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  • Writer's pictureServiam

Your Trail Guide to Telecom Contracts - Part One

Introduction - Whose Trail Map are You Following?

Be sure you understand what is a "contributory charge" on your business contract for voice, data, and internet. Serviam.

Introduction: Whose Trail Map Are You Following?

About This Series

Business telecom vendors want to protect their own interests and get you to follow a pre-determined trail in the rigid map of their standard contract. That’s a pretty big problem when your business needs to pioneer, explore, and grow.

If you can form a negotiation strategy that addresses three criteria: Fit, Flexibility, and Freedom, you’ll be able to avoid getting trapped in an unfavorable agreement and instead get a flexible and fair contract that protects you as the maker of your own map for your business.

Beware the Illusion of the Trail Map

There’s a great moment that takes place whenever you visit a National Park. You pay your fee to get in, and then the ranger hands you a slick, beautiful, brand new map with so many trails to explore you may need to pull off the road for a moment just to take it all in.

A business telecom vendor sells you with that same sense of wonder. They present you with a trail map in the form of a contract and say “Now, you can go anywhere and do anything. These voice, data, and internet solutions will empower your vision and goals as far as you want to go!”

And really, that’s all you want: a favorable, flexible, and fair telecom contract that will support your business as it pioneers a new path.

And yet, there’s a funny thing that happens when you set off on a trail in a National Park. You start to spot places that promise a profit of adventure, a rock scramble above you or an alpine meadow below, and you realize it’s not allowed. The illusion of freedom breaks down, and the trail is all there is. It’s not bad, but it’s not where you want to go now that you realize what’s possible.

Most maps we pick up on vacation lead us through highly-curated environments that are designed to benefit the ones who drew them. The parks have natural resources to protect which are more important to them than your off-trail adventure, and the telecom vendor has their own interests to protect in the rigid map of the standard contract they present you with. It’s their trails you’re following.

That’s a pretty big problem when your company needs to do more than just follow to succeed.

Don't Miss the Illusion of the Internal Telecom Guide

It’s hard enough to need a new map, but the problem in business telecom is compounded when you realize it’s nearly impossible to find unbiased guidance for the task.

You may not realize it right away. Once you’ve navigated the complexity and risk of choosing a vendor, you’ll have a representative, and it will seem that you’ve acquired a helpful guide to take you the rest of the way.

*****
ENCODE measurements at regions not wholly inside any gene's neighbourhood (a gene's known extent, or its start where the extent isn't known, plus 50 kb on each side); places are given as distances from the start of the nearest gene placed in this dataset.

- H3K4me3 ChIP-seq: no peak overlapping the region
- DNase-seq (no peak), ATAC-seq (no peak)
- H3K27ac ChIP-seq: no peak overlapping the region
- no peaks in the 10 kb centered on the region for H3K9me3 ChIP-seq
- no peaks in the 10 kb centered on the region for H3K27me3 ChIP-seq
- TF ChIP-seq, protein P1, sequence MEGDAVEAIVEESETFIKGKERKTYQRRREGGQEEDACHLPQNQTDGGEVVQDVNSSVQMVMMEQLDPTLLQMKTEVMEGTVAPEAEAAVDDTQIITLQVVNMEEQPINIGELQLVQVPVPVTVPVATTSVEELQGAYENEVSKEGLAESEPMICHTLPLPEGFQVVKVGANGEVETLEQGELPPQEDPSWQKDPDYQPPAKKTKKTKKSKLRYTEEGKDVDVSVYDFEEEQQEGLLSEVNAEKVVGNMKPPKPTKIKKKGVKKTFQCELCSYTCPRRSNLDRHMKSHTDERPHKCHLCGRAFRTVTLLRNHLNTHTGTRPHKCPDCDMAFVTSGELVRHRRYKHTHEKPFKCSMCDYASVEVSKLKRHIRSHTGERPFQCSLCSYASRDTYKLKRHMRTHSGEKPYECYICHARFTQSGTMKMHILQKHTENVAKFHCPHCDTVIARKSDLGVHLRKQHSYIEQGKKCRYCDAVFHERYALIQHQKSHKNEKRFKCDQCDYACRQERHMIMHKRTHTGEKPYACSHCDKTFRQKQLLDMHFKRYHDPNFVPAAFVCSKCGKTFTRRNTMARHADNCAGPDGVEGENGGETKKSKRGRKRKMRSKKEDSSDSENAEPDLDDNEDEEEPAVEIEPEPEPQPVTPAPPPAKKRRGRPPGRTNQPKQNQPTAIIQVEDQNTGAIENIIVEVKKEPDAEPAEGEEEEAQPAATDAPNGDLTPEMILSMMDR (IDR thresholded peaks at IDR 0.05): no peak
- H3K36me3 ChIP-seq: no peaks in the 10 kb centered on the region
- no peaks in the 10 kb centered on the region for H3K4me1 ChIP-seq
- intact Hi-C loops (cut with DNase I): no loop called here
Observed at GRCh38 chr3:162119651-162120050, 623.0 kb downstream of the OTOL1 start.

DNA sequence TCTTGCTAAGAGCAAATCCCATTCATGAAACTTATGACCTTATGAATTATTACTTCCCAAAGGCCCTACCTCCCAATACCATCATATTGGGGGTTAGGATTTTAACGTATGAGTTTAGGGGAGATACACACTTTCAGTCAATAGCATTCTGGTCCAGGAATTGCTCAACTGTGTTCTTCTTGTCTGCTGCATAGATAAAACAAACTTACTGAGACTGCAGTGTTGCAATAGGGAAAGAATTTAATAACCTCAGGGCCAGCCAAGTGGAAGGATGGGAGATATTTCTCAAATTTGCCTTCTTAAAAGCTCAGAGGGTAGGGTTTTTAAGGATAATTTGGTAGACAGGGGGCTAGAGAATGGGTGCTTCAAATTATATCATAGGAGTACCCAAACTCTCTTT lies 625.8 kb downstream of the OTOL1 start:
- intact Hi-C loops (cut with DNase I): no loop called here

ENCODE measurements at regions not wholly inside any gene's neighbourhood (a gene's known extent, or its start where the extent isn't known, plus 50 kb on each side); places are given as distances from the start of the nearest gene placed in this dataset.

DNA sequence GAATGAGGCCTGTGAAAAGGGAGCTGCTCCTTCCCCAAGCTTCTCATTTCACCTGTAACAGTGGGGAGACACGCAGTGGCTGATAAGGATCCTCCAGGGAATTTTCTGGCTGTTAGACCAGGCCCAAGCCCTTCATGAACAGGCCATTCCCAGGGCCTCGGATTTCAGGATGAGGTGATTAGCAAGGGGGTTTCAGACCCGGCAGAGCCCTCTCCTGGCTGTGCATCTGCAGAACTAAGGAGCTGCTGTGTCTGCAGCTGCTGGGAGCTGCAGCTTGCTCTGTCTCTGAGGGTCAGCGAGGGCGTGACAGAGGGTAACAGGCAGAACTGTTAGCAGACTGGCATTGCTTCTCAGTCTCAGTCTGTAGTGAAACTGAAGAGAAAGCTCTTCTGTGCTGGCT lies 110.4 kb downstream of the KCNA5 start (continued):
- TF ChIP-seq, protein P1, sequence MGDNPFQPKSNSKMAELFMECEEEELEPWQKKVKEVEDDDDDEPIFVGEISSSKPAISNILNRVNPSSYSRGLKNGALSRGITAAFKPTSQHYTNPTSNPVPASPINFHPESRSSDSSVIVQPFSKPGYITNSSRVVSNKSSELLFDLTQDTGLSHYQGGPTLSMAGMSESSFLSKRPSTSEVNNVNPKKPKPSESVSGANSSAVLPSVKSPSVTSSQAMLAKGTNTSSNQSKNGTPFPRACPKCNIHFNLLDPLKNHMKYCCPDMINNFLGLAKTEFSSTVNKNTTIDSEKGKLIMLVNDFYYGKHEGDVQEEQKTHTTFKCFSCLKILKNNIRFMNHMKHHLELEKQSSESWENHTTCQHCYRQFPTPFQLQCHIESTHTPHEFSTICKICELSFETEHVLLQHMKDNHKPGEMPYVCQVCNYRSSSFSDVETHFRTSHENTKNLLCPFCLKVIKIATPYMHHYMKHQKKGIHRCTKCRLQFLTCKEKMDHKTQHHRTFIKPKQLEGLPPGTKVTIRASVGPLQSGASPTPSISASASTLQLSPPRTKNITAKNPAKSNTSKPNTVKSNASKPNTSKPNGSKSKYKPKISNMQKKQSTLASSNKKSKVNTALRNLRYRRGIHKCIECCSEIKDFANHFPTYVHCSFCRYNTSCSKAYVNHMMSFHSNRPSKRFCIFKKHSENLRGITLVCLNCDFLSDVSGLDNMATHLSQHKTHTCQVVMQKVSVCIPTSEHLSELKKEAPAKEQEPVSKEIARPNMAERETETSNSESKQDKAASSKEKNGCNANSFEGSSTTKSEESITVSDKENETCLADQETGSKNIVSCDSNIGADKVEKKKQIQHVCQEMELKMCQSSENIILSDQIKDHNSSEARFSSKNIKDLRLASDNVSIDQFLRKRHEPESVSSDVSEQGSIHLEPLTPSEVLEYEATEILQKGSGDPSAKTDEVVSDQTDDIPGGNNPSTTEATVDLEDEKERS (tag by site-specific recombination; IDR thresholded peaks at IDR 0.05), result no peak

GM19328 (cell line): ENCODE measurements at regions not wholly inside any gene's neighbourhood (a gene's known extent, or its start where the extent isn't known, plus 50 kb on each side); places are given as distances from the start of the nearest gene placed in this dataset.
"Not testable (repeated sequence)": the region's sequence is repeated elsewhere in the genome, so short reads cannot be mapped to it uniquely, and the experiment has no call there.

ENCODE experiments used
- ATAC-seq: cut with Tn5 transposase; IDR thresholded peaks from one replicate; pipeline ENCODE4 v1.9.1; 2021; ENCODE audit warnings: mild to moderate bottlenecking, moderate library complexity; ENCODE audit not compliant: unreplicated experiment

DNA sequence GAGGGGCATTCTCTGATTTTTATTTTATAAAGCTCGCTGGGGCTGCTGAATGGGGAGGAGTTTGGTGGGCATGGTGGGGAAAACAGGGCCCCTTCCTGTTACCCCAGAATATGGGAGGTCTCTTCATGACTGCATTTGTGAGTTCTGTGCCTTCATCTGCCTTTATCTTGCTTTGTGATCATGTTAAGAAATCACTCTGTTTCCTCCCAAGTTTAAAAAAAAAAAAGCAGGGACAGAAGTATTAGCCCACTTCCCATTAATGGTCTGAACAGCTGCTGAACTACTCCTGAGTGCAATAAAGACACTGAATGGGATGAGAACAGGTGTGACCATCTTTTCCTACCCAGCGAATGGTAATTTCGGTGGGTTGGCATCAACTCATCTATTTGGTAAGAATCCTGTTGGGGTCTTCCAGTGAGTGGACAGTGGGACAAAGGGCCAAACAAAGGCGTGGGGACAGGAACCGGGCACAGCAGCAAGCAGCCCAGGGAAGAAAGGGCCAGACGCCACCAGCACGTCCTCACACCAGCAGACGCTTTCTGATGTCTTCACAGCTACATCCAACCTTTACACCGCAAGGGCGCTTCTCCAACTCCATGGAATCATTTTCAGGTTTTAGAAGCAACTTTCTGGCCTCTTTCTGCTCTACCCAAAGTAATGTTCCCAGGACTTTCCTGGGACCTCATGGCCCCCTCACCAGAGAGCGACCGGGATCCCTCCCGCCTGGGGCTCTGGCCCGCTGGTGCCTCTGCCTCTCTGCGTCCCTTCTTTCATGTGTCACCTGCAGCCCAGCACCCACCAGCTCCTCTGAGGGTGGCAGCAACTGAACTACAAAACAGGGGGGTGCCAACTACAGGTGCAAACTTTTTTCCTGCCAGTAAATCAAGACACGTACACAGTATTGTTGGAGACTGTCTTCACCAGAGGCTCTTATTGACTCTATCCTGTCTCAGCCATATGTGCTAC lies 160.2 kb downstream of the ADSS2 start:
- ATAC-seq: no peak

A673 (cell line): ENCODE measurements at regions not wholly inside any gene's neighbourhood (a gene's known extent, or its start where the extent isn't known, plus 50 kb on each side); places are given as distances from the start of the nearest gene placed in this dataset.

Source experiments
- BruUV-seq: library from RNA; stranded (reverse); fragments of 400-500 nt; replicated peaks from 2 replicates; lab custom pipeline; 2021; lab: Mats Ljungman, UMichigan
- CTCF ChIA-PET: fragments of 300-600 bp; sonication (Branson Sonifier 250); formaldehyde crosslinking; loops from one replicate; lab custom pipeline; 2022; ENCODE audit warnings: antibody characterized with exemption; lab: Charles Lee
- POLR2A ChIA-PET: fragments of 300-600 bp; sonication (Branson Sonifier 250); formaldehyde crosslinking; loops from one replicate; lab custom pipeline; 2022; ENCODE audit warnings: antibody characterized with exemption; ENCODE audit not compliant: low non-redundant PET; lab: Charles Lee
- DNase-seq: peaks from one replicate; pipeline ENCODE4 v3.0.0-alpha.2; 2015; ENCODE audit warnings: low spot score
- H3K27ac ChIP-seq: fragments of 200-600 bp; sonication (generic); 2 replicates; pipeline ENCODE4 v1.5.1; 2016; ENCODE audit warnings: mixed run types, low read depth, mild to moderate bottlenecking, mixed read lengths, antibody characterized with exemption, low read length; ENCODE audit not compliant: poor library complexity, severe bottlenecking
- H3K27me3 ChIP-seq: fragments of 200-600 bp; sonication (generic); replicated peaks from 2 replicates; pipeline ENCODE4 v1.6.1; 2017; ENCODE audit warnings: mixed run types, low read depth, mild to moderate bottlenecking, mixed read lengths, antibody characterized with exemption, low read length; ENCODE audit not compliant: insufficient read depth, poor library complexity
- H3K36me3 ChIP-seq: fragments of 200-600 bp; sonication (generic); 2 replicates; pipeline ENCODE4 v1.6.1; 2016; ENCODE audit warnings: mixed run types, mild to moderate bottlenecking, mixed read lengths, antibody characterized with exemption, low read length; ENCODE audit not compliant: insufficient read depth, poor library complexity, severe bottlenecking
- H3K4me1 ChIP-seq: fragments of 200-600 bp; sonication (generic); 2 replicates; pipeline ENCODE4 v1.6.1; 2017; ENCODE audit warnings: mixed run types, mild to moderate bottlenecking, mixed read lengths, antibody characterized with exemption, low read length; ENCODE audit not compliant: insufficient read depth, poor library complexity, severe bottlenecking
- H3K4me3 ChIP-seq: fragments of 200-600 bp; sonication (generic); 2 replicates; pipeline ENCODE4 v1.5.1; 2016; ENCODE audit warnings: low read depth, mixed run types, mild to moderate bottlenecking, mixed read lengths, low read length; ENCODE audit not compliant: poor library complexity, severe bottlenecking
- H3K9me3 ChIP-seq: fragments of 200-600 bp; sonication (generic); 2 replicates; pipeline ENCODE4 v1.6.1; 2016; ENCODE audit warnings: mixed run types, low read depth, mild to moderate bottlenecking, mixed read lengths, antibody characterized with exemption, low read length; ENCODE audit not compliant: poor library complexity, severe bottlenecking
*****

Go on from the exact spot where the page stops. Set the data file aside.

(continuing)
And it’s all an illusion.

It’s not necessarily a deceitful illusion, and your rep may have the best intentions. It’s just a fact that they can’t serve you first while their allegiance is to their own company.

There’s no place where this priority is clearer than in the structure of the business telecom contract. It’s a unique, complex and technical beast, and unfortunately, it’s something that most business leaders have little experience with. On average, a leadership team only encounters this document once every three years in the midst of its other spinning plates and initiatives, and that leaves the advantage on the vendor’s side.

A telecom vendor wants you to trust the illusion so they can guide you on the journey THEY have planned, but your business deserves to determine its own path.

In this blog series, we’re going to offer you a strategy that helps you see through the complexity of telecom contracts to be sure you’re taking the journey that’s best for you.

Here are the Distractions That Make the Illusion Work.

Here are some of the reasons why businesses have trouble seeing clearly as they negotiate a telecom contract. An illusionist’s greatest tool is distraction, and there are plenty of distractions to be had to keep you focused on the telecom vendor’s map.

  1. Price – Business telecom vendors will try to focus negotiations on rates. Discussions focused on rates create an illusion of confidence when savings are discovered. Furthermore, the vendor is prepared to bend on rates because they’ve already determined the rules of that game in their pricing structures. You’re now playing the vendor’s game, and you could be leaving a tremendous amount of value on the table. Sitting on that table is your contract, and the vendor knows that’s where the real potential lives, in the terms that govern it.

  2. Procurement – If your company is large enough to require a procurement office for negotiating your telecom contracts, you know there can be things lost in translation between the expertise of the IT team and the generalized knowledge of the procurement officers. It’s also true that a procurement team can easily fall into the price trap above and miss opportunities to be found in the more technical aspects of the contract language.